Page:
It’s wild, wild west: Horses run loose through London in surreal spectacle

It's wild, wild west: Horses run loose through London in surreal spectacle

Five runaway military horses galloped through the streets of London on Wednesday, alarming pedestrians, sideswiping cars and buses, and turning an ordinary rush hour into a frightening, almost surreal spectacle. Four people were treated for injuries, including a soldier who was thrown from one of the horses, according to the London ambulance service.The horses, which belong to the Household Cavalry Mounted Regiment, a unit that parades in royal pageants, are normally well-trained symbols of London’s regal past.
On Wednesday, however, they broke into a panicked stampede that had more in common with the Wild West. Galloping past some of London’s most famous sites – from Buckingham Palace to Tower Bridge – they left a trail of damaged vehicles and shocked pedestrians, some of whom had to dart out of their way.
By 10.30am, the Metropolitan Police said all the horses had been recovered and were back in their barracks in Hyde Park. But some had suffered injuries, including a white horse that had blood splashed on its neck, chest and forelimbs. The drama began shortly after 8am when the horses, apparently spooked by the noise from a nearby construction site, threw off the military riders who were taking them out for routine exercises. Photos showed one of the soldiers being treated while lying on the ground on Buckingham Palace Road.
Video footage captured a pair of riderless horses galloping in Aldwych, a stately area in central London. Their hooves clattered in the shadow of grand stone buildings as passers-by scattered, buses jerked to a stop and cars honked. The white horse, wearing a saddle and stirrups with its reins flying behind it, was caught on video later galloping in the vicinity of Tower Bridge. Other pictures showed the result of unexpected encounters between animals and a busy urban landscape: a double-decker tour bus with a smashed windshield and a gray Mercedes van with a dented door and smashed rear windows.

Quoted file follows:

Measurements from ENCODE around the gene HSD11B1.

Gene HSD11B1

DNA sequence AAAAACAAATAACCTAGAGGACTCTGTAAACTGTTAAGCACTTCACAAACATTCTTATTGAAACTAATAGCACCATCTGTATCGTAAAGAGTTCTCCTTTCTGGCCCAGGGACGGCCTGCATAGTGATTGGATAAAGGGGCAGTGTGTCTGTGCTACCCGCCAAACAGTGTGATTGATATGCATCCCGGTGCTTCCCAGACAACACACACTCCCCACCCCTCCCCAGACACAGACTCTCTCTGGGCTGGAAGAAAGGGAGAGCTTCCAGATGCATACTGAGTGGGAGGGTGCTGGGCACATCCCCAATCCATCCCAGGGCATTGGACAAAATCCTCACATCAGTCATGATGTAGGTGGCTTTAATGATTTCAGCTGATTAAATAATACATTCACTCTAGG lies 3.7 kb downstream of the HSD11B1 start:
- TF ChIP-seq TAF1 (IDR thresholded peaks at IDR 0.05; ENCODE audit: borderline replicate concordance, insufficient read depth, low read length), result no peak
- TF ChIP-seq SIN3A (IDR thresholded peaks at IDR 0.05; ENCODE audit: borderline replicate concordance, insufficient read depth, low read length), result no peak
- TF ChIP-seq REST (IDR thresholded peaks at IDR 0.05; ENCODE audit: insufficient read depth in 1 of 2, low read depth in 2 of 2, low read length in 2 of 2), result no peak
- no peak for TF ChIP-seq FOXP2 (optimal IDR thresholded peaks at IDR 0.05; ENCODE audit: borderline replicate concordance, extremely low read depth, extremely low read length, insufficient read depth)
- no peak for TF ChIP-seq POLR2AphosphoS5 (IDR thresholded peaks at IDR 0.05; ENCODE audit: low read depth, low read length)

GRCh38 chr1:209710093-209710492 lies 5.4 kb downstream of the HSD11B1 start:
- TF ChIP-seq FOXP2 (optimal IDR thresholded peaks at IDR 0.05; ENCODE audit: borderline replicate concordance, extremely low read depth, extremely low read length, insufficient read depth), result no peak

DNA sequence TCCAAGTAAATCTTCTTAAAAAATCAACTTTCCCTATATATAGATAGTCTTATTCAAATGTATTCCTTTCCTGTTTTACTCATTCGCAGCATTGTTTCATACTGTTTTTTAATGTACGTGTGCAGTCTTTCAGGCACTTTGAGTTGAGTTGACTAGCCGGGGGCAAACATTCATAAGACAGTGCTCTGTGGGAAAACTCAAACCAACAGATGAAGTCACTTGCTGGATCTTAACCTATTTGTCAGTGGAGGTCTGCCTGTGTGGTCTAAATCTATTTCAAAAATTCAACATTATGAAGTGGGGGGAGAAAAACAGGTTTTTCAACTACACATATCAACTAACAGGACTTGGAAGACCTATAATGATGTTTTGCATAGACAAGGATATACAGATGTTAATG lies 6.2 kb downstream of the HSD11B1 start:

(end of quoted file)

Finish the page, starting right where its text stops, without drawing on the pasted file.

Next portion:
As the incident unfolded, the media began carrying live coverage, briefly riveting much of the city. Shortly before 10am, the London police reported that its officers had corralled two of the horses near Limehouse, a neighbourhood adjacent to the city’s docklands. That indicated they had made their way across Central London, from Westminster through Covent Garden and past the financial district.
Megan Morra, who was on her way to work, told BBC that she saw one of the horses had a head injury. “There was a lot of blood. I was a bit distressed looking at the poor horse.” The horses are trained to be comfortable in busy streets and around people, which made the episode extraordinarily unusual.

Source link

Leave a Reply

Your email address will not be published. Required fields are marked *